Do not our leading competitors, such as Germany, Japan and France, specify study for more core academic qualifications until 16 than Britain does and is it not the case that the number of people studying academic qualifications, such as modern foreign languages, has dropped in this country?
I wonder what evidence the hon. Lady has for that statement, because those countries—I cited the Hong Kong Minister—want to give young people skills for the world as it is now, not for the 1950s. How can it make sense to send the message to young people and schools in her constituency that it is better to study a dead language than to study information and communications technology, business studies and all the other things that will help young people to make their way in the world? The Secretary of State said in his speech, “We want to encourage the Googles, the Facebooks and the Microsofts.” I think I quoted him almost perfectly. Why, then, is ICT not in his English baccalaureate? How are we going to have a work force that can give a supply of trained people to those companies and encourage them to come to this country? Has he spoken to employers about his English baccalaureate?
Does the right hon. Gentleman recognise the massive gap between state education and private education in securing the top jobs in this country? Does he recognise that private schools offer more academic qualifications and that by not enabling state schools to offer those academic qualifications he is essentially relegating state school pupils from those top jobs?
I do not accept the hon. Lady’s analysis. I went from a state school to Cambridge and my dad said to me, “It will open every door for you in life. You will just walk into any job you want.” He said that because I took some persuading to go, as I was not convinced that it would be for me. My dad was wrong, because it did not open every door. It is the networks and the conversations around the dinner party table that open the doors to those top jobs. I am talking about the people who can sort out two weeks’ work experience in the holiday period, because that is what gets people through. What further restricts opportunities for young people is the culture of unpaid internships, where young people are expected to come to London to work for free. That is beyond the reach of many working-class young people in this country, who simply cannot afford to work for free for three months in London. That is what ensures that the top jobs remain in the reach of a small social circle, as the BBC creatively and accurately reported last week.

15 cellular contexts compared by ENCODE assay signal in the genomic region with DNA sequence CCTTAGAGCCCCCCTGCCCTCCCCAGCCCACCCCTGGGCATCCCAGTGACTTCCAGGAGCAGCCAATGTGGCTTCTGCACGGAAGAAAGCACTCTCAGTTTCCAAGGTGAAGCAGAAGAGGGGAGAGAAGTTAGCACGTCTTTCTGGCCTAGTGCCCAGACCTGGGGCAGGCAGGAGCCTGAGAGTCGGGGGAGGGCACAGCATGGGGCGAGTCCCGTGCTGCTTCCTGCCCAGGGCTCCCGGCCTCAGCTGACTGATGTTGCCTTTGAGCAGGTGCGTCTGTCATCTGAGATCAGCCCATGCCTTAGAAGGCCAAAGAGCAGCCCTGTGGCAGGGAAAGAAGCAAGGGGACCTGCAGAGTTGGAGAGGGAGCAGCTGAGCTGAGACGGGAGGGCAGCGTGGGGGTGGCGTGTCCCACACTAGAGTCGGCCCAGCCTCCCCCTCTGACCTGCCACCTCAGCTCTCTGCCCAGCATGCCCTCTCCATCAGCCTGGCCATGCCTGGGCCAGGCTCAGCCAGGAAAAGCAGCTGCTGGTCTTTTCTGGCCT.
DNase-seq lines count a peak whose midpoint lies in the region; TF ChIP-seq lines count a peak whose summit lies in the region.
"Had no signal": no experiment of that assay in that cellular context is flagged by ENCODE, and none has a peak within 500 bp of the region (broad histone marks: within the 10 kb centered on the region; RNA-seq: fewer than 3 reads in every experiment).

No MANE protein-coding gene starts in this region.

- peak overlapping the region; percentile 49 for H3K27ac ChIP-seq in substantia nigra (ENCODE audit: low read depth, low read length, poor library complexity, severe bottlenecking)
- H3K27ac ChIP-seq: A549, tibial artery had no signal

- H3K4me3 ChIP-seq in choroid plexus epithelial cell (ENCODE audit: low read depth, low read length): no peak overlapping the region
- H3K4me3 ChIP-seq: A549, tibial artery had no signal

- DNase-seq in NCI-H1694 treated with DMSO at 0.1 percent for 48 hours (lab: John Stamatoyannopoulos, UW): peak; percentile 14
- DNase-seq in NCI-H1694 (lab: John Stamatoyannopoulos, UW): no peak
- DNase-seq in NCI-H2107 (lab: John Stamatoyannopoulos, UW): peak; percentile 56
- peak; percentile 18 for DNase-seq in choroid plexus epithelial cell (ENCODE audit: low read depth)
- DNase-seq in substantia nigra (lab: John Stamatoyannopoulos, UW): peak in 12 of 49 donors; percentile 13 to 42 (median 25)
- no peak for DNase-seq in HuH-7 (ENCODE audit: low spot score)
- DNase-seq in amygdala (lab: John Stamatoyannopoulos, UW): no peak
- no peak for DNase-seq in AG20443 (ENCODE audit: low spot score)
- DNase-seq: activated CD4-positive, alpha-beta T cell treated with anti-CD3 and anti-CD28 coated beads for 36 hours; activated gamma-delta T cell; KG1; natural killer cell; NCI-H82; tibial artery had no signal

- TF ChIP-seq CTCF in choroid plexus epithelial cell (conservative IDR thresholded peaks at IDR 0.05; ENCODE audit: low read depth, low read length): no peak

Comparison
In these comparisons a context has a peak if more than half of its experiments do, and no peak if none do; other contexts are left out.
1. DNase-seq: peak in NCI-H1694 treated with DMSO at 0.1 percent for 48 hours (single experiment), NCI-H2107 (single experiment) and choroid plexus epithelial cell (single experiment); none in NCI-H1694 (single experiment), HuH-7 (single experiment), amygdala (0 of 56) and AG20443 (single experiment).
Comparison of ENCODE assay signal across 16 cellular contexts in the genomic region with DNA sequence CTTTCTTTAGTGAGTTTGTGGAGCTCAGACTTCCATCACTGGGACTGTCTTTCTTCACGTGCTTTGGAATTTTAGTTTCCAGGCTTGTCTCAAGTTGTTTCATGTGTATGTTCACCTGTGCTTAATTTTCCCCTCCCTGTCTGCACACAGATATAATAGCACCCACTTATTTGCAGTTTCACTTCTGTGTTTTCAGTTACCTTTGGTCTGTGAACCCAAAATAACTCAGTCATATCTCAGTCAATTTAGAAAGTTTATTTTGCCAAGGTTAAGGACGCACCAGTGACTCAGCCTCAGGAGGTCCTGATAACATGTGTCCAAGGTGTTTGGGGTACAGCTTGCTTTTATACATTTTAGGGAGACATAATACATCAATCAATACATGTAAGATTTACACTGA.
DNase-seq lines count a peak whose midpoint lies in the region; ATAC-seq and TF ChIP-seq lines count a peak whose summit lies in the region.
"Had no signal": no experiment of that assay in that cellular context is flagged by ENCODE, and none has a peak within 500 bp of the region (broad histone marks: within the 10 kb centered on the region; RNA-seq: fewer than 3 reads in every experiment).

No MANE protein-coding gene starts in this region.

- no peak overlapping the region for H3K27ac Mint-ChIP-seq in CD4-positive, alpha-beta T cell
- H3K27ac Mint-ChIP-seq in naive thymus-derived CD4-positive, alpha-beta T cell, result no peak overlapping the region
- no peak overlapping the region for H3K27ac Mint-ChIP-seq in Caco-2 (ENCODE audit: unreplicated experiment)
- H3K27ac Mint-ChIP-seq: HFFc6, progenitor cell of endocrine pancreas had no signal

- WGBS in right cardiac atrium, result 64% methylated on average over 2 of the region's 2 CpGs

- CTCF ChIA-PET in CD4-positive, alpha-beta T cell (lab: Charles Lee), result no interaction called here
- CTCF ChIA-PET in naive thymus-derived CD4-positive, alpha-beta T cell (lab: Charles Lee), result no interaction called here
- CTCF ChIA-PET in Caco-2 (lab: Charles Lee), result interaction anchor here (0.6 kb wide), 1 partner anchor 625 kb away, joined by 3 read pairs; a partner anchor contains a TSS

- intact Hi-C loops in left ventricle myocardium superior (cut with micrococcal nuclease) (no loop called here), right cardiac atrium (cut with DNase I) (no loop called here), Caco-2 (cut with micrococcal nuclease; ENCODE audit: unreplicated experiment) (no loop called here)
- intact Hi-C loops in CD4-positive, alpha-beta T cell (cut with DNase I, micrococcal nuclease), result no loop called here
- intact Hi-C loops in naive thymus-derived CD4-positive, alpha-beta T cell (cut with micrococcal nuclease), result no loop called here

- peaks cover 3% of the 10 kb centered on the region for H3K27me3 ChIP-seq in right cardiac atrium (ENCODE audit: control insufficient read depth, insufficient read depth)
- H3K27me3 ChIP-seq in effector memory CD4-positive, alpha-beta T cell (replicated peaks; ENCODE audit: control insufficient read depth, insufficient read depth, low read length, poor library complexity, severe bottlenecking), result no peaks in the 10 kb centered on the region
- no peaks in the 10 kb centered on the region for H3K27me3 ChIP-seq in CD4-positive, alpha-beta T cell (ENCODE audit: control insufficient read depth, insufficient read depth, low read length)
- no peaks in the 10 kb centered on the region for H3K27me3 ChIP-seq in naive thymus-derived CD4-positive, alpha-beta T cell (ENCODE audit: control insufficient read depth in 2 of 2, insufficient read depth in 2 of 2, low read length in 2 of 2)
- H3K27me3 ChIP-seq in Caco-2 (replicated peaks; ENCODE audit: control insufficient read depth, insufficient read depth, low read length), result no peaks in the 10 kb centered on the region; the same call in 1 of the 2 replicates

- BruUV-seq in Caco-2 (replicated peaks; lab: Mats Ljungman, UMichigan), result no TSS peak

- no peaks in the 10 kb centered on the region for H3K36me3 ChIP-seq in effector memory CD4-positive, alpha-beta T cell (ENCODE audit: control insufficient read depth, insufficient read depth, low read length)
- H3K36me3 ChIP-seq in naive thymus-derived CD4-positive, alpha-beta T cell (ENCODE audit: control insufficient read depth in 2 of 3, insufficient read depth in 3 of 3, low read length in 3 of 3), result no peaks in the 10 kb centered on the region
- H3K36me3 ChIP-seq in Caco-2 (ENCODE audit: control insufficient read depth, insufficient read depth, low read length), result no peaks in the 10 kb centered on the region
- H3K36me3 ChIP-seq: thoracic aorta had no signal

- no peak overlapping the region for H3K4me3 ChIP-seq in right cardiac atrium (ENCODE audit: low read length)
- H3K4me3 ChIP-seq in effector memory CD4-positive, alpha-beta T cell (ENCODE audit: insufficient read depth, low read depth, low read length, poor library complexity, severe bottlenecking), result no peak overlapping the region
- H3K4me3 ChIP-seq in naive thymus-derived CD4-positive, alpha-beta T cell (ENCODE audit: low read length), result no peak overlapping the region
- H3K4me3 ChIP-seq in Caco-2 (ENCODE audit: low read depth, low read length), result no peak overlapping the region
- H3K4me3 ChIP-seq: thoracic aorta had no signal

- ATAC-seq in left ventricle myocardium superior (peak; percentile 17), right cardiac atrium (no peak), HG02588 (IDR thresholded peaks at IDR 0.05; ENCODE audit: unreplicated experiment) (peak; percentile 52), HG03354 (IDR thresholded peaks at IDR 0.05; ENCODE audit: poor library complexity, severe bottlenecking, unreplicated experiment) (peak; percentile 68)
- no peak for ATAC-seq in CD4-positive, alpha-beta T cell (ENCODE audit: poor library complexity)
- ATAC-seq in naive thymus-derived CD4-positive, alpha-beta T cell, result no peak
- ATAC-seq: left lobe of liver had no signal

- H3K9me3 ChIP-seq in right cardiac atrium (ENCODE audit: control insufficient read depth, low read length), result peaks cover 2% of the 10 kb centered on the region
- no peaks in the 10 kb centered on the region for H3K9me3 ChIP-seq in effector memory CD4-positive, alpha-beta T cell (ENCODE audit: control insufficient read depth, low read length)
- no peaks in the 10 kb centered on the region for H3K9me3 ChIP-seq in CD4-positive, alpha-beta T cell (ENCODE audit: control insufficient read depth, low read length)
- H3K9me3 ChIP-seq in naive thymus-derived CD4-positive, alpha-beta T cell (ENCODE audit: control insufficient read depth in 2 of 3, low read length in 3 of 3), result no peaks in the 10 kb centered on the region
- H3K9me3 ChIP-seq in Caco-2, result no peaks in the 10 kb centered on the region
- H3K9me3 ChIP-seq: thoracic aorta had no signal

My right hon. Friend may be interested to know that the chief executive of German Industry UK gave evidence to the Select Committee on Welsh Affairs on inward investment today. He commented that master plumbers in Germany have the same status as people with many degrees. Apprenticeships are crucial to driving forward the German economy, which is expanding much faster than the zero growth that we have seen under this Government. Does he agree that that is not reflected in the Government’s plans, which will result in economic slowness in comparison with our competitors?
I strongly agree with my hon. Friend. The diploma, which the previous Labour Government introduced, was an attempt to bridge the divide between academic qualifications and vocational qualifications, which should remain our aim. We should want all children not to choose one route or another, but to do academic subjects and learn practical skills that will serve them well through life. My worry about this Secretary of State is that he is further entrenching the divide between academic qualifications and vocational qualifications and sending a message to those who wish to pursue a vocational route that they are second best or somehow second class, which is a damaging step to take. As my hon. Friend the Member for Swansea West (Geraint Davies) has said, most other countries do not have such a divide, which is why I argue that this Bill takes us back to the past.
The right hon. Gentleman and other Labour Members frequently refer to Sir Richard Lambert and his comments about our growth strategy, and they have quoted him at length. Does he agree with what Sir Richard Lambert said about education in this country and preparing young people for work in an interview in The Guardian in December 2009, when he said that the Labour Government’s record in that respect was “shameful”?